I now take food with my medicine!


vitamin-supplements_650x450-002

If you want to strike up a friendly conversion with a Brit, ask him or her about the weather – we’re really famous for our weather conversations and they normally focus on rain or clouds!  However, despite the famous British ‘reserve’ and ‘stiff upper lip’, they also frequently talk about being ‘under the weather’, a phrase meaning slightly unwell or in low spirits.

I find myself smiling at some of the conversations I hear in medical establishment waiting rooms, particularly the potentially long wait for blood tests.  Here, conversations bypass the weather and focus on being under the weather! I thought I was a regular when I started to recognise people in the queue (line!) and their pill conversations.  Statements such as “Yes, I just started a ‘blue chap’ ” (medical names are sometimes hard to pronounce).  Normally followed by “I’m on that one too and I take it along with my yellow and white chaps“.  Some people seem to be taking a veritable rainbow of ‘chaps’.  Strangely, some people appear to be quite proud of how many ‘chaps’ they take. I tend to maintain the traditional British reserve and a stiff upper lip in waiting rooms, so I keep quiet (actually I’m just happy to be inside away from the weather!).

I might join in one day and I wonder if they would be impressed with my tally of chaps? I have a funny feeling my tally of drugs is nothing compared to some of you guys and hope you will comment to prove me right! I don’t think I’m proud to give you my list but here’s my ‘chaps’, some prescription, some over the counter:

  • Apixaban (Eliquis).  To prevent a recurrence of pulmonary emboli (PE). Unfortunately, I had PE after my big surgery in 2010. 2 per day.
  • Pancreatic Enzyme Replacement Therapy (Creon).  Recently added, anything between 6 and 12 per day depending on what I eat.  Check out this article on PERT.  Check out this article on Malabsorption with references to NET dietitians.
  • Multi-Vitamin (50+ age).  I’ve actually been taking these since a few years before diagnosis in 2010.  NET patients can be at risk of vitamin and mineral deficiencies.  Check out this article on the issues and with references to NET dietitians.
  • Vitamin B Complex. This was added in 2013 to mainly tackle low B12 (despite my multi-vit containing 400% RDA) and it seemed to help with fatigue.  Read more here.
  • Vitamin D3. This was also added in 2013 to tackle low Vit D levels (again, despite my multi-vit containing 200% RDA). 10µg (400iu).  D3 is normally the recommended form of Vitamin D to take, easiest to absorb and more natural.  Vitamin D3 is also known as cholecalciferol.  Many people who do not live in sunny countries are probably deficient or borderline already.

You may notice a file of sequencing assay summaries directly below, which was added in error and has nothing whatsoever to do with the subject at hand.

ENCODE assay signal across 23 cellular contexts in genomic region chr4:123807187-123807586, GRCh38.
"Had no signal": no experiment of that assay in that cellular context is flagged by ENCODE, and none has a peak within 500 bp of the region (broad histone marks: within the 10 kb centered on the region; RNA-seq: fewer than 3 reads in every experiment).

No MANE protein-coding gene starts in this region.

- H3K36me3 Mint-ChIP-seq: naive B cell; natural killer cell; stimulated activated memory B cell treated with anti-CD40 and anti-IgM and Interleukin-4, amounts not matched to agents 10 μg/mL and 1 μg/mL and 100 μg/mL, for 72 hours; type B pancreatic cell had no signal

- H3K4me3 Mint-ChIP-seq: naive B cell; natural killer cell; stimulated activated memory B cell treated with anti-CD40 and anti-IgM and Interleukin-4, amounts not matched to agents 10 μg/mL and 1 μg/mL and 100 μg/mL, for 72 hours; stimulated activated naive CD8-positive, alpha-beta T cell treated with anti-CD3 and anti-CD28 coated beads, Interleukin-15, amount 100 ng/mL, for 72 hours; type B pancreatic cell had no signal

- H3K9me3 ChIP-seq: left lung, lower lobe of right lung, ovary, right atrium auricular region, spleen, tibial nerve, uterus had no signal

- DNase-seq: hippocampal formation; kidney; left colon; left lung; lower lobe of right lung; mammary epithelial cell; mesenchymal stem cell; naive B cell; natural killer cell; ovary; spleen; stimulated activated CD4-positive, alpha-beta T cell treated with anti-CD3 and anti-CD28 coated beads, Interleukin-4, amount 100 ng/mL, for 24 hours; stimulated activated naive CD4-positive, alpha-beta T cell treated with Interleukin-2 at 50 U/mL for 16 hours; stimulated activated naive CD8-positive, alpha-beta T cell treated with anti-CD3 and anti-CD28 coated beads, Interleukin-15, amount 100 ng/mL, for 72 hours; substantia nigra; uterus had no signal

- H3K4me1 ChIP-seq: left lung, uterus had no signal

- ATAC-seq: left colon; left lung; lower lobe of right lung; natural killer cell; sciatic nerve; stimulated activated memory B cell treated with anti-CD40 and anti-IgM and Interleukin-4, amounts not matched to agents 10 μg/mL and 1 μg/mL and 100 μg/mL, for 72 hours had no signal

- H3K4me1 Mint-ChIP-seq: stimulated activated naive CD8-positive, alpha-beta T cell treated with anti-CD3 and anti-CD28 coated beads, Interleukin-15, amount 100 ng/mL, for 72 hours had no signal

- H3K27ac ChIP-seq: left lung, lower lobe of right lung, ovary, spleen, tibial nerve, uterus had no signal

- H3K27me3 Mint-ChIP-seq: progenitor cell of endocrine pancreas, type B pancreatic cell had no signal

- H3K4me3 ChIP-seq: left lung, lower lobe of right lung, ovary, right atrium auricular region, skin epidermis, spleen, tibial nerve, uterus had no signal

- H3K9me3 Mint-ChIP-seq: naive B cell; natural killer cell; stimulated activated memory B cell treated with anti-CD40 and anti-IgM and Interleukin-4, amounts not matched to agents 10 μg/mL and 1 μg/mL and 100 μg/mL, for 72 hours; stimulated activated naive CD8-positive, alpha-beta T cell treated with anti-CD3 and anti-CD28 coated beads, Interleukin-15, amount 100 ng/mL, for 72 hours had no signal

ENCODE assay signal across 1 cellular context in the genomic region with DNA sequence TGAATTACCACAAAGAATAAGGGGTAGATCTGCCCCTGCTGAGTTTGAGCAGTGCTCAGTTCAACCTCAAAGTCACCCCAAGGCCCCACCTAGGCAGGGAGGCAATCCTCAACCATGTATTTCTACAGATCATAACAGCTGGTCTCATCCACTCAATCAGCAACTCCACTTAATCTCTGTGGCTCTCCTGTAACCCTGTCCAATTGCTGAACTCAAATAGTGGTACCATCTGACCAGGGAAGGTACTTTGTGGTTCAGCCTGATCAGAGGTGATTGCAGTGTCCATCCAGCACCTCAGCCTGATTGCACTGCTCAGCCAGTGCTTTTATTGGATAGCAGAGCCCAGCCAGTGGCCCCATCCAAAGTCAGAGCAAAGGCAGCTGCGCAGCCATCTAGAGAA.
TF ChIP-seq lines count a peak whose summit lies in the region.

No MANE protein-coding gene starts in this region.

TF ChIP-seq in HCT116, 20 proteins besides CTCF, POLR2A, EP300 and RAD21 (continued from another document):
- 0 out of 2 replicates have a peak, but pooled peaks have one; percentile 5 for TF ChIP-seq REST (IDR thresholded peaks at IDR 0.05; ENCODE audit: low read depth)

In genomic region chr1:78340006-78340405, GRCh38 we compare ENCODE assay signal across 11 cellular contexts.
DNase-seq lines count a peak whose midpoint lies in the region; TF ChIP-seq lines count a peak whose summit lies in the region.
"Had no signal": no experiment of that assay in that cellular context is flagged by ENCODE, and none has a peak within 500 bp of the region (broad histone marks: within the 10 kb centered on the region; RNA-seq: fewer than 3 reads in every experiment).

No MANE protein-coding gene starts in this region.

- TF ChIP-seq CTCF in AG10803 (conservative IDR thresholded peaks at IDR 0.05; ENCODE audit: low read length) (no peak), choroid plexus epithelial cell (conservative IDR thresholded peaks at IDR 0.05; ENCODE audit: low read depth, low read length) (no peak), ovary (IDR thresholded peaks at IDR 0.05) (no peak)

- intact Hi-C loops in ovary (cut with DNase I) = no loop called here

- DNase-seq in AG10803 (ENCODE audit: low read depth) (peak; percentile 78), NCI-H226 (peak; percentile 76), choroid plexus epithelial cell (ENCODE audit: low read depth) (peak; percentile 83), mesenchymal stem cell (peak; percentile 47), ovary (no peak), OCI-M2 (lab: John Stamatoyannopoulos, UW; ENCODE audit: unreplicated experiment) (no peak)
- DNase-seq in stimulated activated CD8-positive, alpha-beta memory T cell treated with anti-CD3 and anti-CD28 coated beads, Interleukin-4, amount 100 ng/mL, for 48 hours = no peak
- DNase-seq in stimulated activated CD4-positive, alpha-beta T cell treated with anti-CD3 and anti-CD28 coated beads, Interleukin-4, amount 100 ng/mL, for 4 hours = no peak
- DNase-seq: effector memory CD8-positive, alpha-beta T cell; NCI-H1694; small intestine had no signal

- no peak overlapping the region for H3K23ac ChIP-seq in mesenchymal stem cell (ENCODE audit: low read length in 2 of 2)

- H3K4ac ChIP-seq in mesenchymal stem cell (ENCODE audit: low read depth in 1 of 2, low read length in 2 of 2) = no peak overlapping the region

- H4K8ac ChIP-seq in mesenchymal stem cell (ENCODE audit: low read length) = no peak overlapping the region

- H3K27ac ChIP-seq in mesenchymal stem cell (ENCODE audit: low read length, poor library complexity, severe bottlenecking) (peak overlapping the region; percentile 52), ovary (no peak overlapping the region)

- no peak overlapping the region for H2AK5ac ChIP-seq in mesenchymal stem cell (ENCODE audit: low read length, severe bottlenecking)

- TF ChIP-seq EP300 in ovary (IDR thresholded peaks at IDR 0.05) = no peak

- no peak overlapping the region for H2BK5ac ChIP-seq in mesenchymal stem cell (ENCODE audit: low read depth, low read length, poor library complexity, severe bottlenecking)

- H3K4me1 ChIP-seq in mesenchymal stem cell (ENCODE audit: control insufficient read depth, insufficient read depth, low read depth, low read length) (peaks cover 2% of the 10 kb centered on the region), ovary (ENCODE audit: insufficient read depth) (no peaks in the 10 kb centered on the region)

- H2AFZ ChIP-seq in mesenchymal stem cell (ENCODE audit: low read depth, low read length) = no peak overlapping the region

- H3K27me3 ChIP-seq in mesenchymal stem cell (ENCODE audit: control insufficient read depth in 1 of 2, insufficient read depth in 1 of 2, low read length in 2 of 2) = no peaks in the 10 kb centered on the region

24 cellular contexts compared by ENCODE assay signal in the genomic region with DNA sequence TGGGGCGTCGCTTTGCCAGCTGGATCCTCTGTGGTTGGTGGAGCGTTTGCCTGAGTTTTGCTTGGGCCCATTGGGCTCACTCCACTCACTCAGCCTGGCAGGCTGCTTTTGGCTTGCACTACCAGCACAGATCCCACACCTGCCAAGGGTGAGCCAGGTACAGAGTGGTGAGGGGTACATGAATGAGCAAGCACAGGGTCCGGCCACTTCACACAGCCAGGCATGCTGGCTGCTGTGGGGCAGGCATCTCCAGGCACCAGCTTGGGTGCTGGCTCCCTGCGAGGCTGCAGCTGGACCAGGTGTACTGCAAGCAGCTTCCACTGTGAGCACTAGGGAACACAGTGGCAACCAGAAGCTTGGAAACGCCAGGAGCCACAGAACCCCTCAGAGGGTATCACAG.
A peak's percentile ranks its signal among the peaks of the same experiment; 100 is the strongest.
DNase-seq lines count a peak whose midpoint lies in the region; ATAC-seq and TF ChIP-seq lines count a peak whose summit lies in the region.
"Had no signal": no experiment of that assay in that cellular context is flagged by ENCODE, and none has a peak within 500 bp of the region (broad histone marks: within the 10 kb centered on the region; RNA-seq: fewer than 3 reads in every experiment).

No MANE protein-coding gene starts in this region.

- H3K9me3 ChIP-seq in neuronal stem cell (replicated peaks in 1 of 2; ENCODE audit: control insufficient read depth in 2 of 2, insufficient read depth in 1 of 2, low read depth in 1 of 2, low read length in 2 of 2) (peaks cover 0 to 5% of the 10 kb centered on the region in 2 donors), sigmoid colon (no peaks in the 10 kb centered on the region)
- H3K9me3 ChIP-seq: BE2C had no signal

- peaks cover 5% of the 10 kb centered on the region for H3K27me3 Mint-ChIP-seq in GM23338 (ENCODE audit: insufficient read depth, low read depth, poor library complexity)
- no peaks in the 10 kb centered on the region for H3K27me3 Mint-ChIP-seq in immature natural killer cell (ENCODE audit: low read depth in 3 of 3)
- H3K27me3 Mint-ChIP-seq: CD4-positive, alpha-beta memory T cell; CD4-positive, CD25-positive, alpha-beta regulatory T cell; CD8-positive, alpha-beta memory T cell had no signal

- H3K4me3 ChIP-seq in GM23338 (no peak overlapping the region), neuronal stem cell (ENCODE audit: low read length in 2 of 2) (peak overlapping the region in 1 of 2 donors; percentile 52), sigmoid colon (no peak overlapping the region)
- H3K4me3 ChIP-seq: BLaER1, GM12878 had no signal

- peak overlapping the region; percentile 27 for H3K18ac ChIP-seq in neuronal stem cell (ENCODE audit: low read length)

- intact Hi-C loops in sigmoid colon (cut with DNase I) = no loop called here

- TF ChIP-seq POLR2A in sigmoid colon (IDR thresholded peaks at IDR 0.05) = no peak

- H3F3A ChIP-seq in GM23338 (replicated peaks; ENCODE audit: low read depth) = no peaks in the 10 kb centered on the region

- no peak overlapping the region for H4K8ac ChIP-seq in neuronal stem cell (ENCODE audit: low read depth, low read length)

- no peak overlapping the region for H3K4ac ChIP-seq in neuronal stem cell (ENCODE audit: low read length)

• Probiotic.  This was also added in 2013 to try to offset some of the abdominal issues that many NET patients seem to have.  I take a 5 billion dose and it seems to help.  Check out this article with references to NET dietitians.
  • Omega 3.  This is also something I had been taking since before my diagnosis.  I think I took it for a couple of reasons, my diet did not really include foodstuffs containing Omega 3 and I was experiencing some joint pain in my hands.  I just never stopped taking it.  Dose size 1000mg.
  • Lanreotide (Somatuline Autogel).  An injection rather than a pill/capsule.  Quite a big chap!  You can read all about my relationship with Lanreotide by clicking here.
  • Levothyroxine. One 50mcg tablet each morning.  My blood tests are indicating hypothyroidism – check out my whole thyroid story by clicking here.  All NET patients need to keep an eye on thyroid levels.  Read why here.
  • Seretide and Ventolin.  These are asthma drugs, a preventer and a reliever respectively.  I hardly ever take the latter nowadays.  I had mild asthma as a child, it went at 16 and came back at 35.  I take 2 puffs of Seretide night and day.  Seems to help.  Ventolin seems to be only required if I have a cold or flu thing going on.

Of course, most people have lots of other stuff in the ‘medicine box’ ready for ad hoc issues as they arise (pain killers, imodium, cough mixture, anti-histamines, indigestion, etc etc).   I could go on forever.

Please always consult your specialists or dietitian about the requirements for drugs and supplements.  You may not actually need them.  I only take my supplements after very careful consideration, in reaction to low blood vitamin/mineral tests and listening to what ‘NET aware’ dietitians say (you’ll find references in some of the articles above).